Read this shit ASAP or GTFO.
Beauty is Good
Read this shit ASAP or GTFO.
“I was such a child, and so little, that frequently when I went into the bar of a strange public-house for a glass of ale or porter, to moisten what I had had for dinner, they were afraid to give it me. I remember one hot evening I went into the bar of a public-house, and said to the landlord: ‘What is your best – your very best – ale a glass?’ For it was a special occasion. I don’t know what. It may have been my birthday.”
“Oh villains, Chiron and Demetrius. Here stands the spring whom you have stained with mud, this goodly summer with your winter mixed. You killed her husband, and for that vile fault two of her brothers were condemned to death, my hand cut off and made a merry jest, both her sweet hands, her tongue, and that more dear than hands or tongue, her spotless chastity, inhuman traitors, you constrained and forced. What would you say if I should let you speak? Villains, for shame, you could not beg for grace. Hark, wretches, how I mean to martyr you. This one hand yet is left to cut your throats whilst that Lavinia, ‘tween her stumps doth hold the basin that receives your guilty blood. You know, your mother means to feast with me and calls herself Revenge and thinks me mad. Hark, villains. I shall grind your bones to dust, and with your blood and it I shall make a paste, and of the paste a coffin I will rear and make two pastries of your shameful heads. And bid that strumpet, your unhallowed dam, like to the earth, swallow her own increase! This is the feast I have bid her to, and this the banquet she shall surfeit on…
And now prepare your throats.”
“At the moment when Cosette emerged, bucket in hand, melancholy and overcome as she was, she could not refrain from lifting her eyes to that wonderful doll, towards the lady, as she called it. The poor child paused in amazement. She had not yet beheld that doll close to. The whole shop seemed a palace to her: the doll was not a doll; it was a vision. It was joy, splendor, riches, happiness, which appeared in a sort of chimerical halo to that unhappy little being so profoundly engulfed in gloomy and chilly misery. With the sad and innocent sagacity of childhood, Cosette measured the abyss which separated her from that doll. She said to herself that one must be a queen, or at least a princess, to have a ‘thing’ like that. She gazed at that beautiful pink dress, that beautiful smooth hair, and she thought, ‘How happy that doll must be!’ She could not take her eyes from that fantastic stall. The more she looked, the more dazzled she grew. She thought she was gazing at paradise. There were other dolls behind the large one, which seemed to her to be fairies and genii. The merchant, who was pacing back and forth in front of his shop, produced on her somewhat the effect of being the Eternal Father.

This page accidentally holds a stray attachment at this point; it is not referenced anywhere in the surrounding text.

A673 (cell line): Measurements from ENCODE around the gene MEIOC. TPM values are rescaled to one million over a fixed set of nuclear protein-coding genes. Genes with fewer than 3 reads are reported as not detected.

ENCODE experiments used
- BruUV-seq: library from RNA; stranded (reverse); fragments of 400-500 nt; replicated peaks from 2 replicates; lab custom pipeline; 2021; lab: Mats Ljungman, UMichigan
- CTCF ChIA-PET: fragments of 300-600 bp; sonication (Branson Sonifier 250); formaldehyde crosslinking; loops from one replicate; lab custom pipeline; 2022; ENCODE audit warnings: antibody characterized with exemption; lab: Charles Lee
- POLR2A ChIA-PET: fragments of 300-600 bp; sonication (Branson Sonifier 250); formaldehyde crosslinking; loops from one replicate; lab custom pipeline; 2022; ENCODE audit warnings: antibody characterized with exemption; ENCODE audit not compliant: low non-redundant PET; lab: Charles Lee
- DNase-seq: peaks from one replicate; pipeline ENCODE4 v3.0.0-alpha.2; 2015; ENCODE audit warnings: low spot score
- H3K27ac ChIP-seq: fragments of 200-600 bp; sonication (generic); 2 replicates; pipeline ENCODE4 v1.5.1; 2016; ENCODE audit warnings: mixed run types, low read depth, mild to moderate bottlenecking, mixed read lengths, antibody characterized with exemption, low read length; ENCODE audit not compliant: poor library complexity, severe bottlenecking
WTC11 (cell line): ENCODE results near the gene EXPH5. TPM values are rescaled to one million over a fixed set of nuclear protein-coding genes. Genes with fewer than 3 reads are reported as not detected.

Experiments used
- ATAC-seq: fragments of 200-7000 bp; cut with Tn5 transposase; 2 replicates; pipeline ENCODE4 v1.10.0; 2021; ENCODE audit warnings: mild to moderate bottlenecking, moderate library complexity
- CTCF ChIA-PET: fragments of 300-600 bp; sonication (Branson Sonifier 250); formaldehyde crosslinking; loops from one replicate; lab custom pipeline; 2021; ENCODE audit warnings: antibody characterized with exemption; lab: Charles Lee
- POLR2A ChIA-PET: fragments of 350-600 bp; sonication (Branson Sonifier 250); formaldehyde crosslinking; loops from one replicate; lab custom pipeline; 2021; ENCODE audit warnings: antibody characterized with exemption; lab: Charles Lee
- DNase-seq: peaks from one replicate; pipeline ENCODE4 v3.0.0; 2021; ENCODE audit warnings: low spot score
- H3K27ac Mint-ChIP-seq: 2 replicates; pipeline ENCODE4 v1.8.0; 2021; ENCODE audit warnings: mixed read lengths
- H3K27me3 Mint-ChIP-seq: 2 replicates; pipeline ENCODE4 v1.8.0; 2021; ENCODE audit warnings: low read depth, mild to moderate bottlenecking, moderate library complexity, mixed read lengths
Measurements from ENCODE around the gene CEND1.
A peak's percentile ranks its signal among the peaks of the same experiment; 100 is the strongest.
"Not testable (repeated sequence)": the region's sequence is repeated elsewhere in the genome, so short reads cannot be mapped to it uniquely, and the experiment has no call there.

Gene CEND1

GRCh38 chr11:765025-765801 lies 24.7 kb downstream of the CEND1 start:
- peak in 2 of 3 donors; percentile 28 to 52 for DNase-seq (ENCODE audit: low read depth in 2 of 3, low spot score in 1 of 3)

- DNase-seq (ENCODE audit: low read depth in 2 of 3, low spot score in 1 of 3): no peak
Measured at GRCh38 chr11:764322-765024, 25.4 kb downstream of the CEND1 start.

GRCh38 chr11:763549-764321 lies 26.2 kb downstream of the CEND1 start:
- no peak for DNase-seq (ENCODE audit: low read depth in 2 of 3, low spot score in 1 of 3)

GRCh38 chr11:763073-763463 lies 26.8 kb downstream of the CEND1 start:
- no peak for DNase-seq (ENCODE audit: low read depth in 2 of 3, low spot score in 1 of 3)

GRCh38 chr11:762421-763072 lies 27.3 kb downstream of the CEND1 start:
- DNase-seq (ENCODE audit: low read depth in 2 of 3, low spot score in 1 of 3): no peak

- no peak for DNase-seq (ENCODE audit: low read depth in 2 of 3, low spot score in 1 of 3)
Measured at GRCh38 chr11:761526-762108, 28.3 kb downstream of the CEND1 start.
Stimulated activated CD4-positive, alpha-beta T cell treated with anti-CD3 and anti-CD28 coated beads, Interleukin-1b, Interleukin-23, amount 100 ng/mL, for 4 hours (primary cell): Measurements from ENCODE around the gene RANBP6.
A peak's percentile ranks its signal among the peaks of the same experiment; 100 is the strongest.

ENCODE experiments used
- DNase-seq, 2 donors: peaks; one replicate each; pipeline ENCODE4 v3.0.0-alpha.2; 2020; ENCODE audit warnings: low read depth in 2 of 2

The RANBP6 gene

In this adoration she forgot everything, even the errand with which she was charged.
All at once the Thenardier’s coarse voice recalled her to reality: ‘What, you silly jade! you have not gone? Wait! I’ll give it to you! I want to know what you are doing there! Get along, you little monster!’
The Thenardier had cast a glance into the street, and had caught sight of Cosette in her ecstasy.
Cosette fled, dragging her pail, and taking the longest strides of which she was capable.”